It's hard to imagine a less pompous, less vain, more modest man. Even now, aged 85, his humour is impish and self-deprecating. He explains that he has a soft spot for Blair, a man whose talent he spotted back in 1982. "My view is that anybody who joined the Labour party at the time I was leader can't be accused of being an opportunist," he says, a smile in his voice.

The cadences are still the same, the sharp breaths between clauses, the sudden upward soaring of the sentence, ensuring the last word ends on a high note. He still travels by bus, still follows the news, still reads and writes – in longhand. His left eye is all but ravaged now, the veins on his head purple and visible, and when he inscribes a book he holds the page close to his face. But his wit is as sharp as ever and his spirit still fired with optimism. His latest project is a book on the cause he has championed his entire life: the Bomb. Rather brilliantly, it's called Dr Strangelove, I Presume.

It's good that he is to be recognised with a Commons unveiling. There had been talk that the government was keeping its distance from the man who put the old into Old Labour. In fact, Foot has been treated graciously. He was invited to lunch at Chequers just last weekend: he couldn't make it because he and Jill Craigie, his wife of nearly 50 years, were celebrating his birthday with a trip to Paris. They have been to No 10 once since the election, for a party – on the night of the lone parents' revolt.

He says he would have voted with the rebels on that: "A dreadful business." But he advises the government not to fear such dissent, whether it comes from the backbenches, the Guardian or the Observer. Constructive criticism can "very often rescue them from their mistakes".

For his own part, though, Foot is a loyalist. "I don't think past Labour leaders should use their influence to injure the prospect of the present ones." He wants so badly for this government to do well, applauding last week's payout for the NHS – whose 50th anniversary he's been marking with speeches across the country.

He has some misgivings, of course. Jill believes Blair worked "magic" in Northern Ireland where he showed "an iron will". Michael agrees, but whispers that he voted for John Prescott in the 1994 leadership contest. ("I think he's a fine chap.")

He's troubled by rumours that the cabinet convenes for the most cursory meetings, with little or no discussion. "If they're not having proper arguments in the cabinet, that's a big mistake." As befits a scholar of Hazlitt, Paine and Byron, his abiding concern is the free airing of ideas – and a good row.

Above all, Foot worries that today's Labour leadership is becoming a stranger to its past. "The greatest deficiencies arise from their failure to understand or appreciate the history of the party. The history of the party is very great, you see. At the most critical moments in the century, the Labour party saved the country."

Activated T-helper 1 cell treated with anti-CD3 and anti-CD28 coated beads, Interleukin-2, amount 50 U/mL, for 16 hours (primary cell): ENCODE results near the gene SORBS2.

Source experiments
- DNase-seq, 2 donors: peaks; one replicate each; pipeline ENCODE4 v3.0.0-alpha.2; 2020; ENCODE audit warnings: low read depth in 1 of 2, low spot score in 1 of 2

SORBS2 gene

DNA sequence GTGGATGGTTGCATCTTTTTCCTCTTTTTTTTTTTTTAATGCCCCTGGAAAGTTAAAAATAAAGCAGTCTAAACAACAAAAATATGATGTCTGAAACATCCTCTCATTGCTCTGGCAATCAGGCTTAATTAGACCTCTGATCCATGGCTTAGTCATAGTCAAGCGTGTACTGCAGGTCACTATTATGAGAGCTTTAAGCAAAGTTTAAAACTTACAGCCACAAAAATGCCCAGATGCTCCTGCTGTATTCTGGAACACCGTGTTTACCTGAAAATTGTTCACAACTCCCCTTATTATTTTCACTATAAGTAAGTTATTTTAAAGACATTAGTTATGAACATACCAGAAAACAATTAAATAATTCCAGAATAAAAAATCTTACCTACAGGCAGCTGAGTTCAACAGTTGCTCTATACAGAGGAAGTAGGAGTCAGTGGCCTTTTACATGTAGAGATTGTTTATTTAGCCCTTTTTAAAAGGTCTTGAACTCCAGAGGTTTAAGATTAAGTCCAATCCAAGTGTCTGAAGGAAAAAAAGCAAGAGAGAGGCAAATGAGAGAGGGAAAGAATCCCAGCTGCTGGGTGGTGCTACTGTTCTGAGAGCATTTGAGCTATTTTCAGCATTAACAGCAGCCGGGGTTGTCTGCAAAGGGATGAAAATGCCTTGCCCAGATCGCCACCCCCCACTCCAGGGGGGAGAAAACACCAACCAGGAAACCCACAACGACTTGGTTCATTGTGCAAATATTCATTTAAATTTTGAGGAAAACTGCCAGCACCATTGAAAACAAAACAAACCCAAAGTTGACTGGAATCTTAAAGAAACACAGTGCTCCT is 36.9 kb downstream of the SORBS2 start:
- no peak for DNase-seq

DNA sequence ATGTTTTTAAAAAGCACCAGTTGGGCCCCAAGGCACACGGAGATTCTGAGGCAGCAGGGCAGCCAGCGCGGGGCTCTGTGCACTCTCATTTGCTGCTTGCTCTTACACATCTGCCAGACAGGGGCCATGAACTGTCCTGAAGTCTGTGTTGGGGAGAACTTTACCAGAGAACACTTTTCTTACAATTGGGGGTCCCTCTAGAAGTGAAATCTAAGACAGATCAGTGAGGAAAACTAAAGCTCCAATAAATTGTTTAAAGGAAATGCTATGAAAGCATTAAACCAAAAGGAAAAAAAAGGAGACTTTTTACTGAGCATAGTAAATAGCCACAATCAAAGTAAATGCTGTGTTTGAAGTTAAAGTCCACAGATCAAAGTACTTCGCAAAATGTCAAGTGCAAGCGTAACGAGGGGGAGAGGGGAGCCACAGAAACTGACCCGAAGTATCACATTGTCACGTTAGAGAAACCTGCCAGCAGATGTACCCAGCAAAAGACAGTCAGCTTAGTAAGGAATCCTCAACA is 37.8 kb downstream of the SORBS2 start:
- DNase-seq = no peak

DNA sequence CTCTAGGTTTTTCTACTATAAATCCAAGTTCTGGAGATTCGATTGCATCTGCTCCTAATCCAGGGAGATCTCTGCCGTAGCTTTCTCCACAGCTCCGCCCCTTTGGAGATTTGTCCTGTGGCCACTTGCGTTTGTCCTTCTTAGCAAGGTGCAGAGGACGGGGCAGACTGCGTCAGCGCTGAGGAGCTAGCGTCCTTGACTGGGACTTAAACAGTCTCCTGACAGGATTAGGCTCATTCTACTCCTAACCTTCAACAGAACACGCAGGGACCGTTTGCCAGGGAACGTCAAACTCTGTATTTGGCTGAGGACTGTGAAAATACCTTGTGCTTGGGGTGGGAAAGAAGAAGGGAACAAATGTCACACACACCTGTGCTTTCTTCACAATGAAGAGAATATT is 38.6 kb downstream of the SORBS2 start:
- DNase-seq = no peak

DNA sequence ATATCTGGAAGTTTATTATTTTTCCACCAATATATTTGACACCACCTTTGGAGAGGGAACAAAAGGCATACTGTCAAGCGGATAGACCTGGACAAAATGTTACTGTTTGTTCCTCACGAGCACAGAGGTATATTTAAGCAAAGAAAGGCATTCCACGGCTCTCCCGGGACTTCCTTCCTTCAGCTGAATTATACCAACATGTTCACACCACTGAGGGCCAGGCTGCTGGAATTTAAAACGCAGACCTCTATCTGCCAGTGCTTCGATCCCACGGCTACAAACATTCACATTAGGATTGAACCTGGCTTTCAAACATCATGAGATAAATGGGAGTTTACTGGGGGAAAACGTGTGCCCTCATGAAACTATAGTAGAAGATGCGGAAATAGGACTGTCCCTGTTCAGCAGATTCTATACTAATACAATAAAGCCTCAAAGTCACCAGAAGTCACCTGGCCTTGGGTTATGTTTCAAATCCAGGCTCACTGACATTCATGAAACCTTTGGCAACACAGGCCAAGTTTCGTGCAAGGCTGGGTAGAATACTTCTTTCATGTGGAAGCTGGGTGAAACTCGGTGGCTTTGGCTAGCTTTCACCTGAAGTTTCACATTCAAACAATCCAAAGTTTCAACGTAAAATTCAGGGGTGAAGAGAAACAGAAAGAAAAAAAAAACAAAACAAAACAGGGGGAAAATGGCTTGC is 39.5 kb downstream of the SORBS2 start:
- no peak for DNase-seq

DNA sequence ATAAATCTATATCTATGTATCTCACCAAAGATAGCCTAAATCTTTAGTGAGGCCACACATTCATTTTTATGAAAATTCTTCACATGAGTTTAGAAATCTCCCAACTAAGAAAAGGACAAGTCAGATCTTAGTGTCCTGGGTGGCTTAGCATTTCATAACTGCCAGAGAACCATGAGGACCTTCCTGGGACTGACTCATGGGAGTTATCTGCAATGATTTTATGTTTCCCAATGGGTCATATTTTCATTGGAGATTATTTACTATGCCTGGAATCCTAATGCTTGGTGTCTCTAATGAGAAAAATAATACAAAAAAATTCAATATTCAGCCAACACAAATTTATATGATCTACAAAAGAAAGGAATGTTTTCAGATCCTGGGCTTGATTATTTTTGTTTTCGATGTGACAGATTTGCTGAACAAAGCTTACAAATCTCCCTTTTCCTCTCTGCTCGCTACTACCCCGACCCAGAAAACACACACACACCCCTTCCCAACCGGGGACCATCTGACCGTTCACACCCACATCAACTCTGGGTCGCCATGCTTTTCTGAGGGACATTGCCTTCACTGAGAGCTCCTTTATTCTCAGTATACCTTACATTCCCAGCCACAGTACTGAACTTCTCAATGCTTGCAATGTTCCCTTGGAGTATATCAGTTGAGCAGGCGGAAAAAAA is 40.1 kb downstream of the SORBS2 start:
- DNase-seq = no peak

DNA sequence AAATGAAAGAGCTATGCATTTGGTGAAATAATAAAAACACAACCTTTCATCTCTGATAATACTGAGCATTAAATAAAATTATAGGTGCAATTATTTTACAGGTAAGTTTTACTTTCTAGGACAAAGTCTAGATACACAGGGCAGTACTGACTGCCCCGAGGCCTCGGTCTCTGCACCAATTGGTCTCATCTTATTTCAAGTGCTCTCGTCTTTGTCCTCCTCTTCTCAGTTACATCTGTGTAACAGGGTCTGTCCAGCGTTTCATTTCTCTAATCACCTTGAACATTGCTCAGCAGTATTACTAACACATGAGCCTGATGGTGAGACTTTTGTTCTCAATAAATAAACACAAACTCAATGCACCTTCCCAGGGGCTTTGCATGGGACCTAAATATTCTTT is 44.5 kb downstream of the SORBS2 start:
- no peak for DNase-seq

And he should know. Foot was active in politics when the issue of the day was appeasement. He was a leader writer on Lord Beaverbrook's Evening Standard, dined round the magnate's table with Winston Churchill, Aneurin Bevan and HG Wells. He was elected in 1945, in the cabinet under Wilson and Callaghan. He has been both a player and an observer of the entire century.

Today's Labour party can learn from all that. They can admire the integrity which has led Foot, uniquely among Labour politicians of his generation, to stay out of the unelected House of Lords. They can respect the candour with which he admits he wasn't "much good" as Labour leader and that he "wrecked the lives" of the MPs who lost their seats. They can learn from the humanity that makes him say his greatest regret of the 1983 defeat was not his own public humiliation but the sight of trusted old friends and colleagues left "down and out … and broke". And they can also recall that, long before New Labour, it was Foot who first brought order to the party – launching the "war against militant".

It is a grand life, powered by what Foot once called "the red flame of socialist courage". Labour should show some of that now, loudly declaring that it is proud of Foot and its own history. That would be a fitting way to say happy birthday.

• Details of the campaign to fund a lasting memorial to Michael Foot can be found here


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From the archive: a portrait of Michael Foot, a lesson for Labour | Jonathan Freedland

Michael Foot, the late former Labour party leader, would have been 100 today. This article was published in the Guardian the day after he resigned on 22 November 1990

A hundred years ago today, another baby was born who would go on to live a remarkable life. Michael Foot was at the heart of the defining debates of the 20th century – whether against fascism, nuclear weapons or, as leader of the Labour party, the first wave of Thatcherism. He was perhaps the outstanding orator and parliamentarian of his era, a distinguished journalist and master essayist. To mark what would have been his 100th birthday, here is the piece I wrote for his 85th in 1998, back when the New Labour government was still new.